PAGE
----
John Haney with 16″Brown
Slate Run Hog
Allegheny River colorful Bow
Hunter Haney with nice Brookie
We spent 10 days at the Rough Cut Lodge (www.roughcutlodge.com) in Gaines, Pa. mostly fishing Pine Creek. This was our 17th year for a family vacation here during early June. The hatches were heavy at the front end of our trip (Slate Drakes, Sulphurs, Olives, Caddis) but more sporadic later. Small Sulphurs (#18) seemed to work best and gray hackle flies for some reason. This was a great opportunity for some of the younger fly fishermen to catch fish.
Ron Hill and I fished the Run a couple days and caught a handful of wild fish. We saw Slate Drakes, Sulphurs and Yellow Sallies but not in abundance. I managed to catch a 17″ Brown trout in the same place I caught a nice one 2 years ago. This one took a Slate Drake. We love “the run”.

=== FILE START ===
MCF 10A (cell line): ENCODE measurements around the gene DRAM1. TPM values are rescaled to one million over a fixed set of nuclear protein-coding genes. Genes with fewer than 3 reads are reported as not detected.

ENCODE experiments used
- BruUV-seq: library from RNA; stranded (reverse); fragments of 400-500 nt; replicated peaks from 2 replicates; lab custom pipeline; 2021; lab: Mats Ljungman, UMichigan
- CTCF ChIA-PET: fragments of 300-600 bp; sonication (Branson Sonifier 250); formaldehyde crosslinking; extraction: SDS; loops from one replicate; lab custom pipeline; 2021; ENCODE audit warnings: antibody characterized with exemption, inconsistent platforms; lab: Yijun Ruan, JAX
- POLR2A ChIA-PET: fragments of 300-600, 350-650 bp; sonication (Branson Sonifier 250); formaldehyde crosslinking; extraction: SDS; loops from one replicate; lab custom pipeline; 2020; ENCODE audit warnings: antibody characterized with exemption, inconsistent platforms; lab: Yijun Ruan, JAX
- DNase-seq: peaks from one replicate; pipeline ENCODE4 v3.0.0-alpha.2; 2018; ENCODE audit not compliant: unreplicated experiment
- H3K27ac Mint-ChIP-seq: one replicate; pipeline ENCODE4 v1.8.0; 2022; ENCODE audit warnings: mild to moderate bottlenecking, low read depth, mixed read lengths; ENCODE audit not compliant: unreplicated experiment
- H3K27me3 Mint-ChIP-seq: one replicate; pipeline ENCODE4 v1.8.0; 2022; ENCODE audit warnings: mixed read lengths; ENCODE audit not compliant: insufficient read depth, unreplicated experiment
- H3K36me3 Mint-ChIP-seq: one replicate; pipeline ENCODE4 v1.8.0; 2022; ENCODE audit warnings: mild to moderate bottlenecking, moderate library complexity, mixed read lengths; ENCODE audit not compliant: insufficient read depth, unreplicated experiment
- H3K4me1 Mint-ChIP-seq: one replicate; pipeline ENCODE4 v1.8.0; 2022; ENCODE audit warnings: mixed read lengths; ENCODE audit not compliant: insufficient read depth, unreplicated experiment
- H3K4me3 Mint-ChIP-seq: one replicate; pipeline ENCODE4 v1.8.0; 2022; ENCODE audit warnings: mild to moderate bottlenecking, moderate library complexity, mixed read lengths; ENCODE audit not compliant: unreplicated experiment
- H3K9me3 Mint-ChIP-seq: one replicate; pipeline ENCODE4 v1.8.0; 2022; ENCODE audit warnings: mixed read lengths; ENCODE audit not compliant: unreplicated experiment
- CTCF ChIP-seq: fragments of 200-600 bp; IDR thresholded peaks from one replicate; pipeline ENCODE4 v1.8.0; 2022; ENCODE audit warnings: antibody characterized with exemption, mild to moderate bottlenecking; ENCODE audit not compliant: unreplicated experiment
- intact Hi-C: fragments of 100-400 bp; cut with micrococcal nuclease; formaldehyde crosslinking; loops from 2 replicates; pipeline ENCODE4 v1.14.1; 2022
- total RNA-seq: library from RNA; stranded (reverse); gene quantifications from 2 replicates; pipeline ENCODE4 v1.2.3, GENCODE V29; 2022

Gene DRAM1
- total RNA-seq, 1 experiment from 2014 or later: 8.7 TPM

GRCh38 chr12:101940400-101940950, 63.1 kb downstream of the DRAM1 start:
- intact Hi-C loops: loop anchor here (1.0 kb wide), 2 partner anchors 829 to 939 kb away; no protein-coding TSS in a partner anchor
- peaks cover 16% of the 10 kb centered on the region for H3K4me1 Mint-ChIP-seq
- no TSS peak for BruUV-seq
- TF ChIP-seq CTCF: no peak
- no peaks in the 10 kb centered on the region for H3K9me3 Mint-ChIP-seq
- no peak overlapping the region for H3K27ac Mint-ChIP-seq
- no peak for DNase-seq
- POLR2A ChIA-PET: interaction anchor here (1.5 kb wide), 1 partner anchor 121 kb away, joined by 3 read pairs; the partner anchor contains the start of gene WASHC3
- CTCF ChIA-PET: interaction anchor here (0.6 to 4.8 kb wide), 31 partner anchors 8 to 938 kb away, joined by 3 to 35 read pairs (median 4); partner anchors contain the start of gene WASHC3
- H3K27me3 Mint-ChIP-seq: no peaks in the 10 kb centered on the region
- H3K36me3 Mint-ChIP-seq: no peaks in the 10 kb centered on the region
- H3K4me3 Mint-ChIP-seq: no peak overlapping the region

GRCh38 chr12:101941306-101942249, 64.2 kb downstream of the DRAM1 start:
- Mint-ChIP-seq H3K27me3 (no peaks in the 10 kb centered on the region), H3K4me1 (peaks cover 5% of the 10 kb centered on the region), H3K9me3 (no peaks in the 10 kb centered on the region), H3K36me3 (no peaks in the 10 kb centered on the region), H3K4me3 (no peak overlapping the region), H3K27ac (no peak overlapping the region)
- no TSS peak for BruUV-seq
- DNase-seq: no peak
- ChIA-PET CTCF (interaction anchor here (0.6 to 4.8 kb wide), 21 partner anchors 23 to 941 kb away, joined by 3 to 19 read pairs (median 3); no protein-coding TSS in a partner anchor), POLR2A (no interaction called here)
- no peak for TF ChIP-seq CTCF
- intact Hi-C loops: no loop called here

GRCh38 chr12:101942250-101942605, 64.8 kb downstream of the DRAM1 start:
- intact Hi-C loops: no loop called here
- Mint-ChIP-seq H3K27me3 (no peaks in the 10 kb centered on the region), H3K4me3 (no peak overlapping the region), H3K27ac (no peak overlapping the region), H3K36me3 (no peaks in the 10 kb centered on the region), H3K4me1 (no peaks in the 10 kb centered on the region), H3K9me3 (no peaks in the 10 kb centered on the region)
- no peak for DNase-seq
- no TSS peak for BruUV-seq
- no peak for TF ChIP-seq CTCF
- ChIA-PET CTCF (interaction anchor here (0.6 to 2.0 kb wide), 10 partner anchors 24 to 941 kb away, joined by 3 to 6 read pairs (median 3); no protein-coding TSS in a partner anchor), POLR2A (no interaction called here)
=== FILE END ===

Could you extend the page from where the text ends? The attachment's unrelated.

The Allegheny River north of Coudersport has become one of our favorite spots. We made 3 trips here and had good success with limited hatches using Caddis, Crackle Backs and Slate Drakes. No big ones but caught some pretty Rainbows. Our lunch spot in the Pines always makes this a memorable experience.
Tim Brookens and I made our annual trip to the “Savage”. This time we made it a two day trip instead of three, so we pitched a tent at the campsite along the river instead of hauling Tim’s camper.
The Savage hasn’t changed – rough water and multiple currents making it a challenge to get a drag free drift. We covered four sections of the river in two days. The goal is to land a wild Brookie or Brown bigger than 12 inches. Fish of this size are the most colorful fish I’ve ever seen.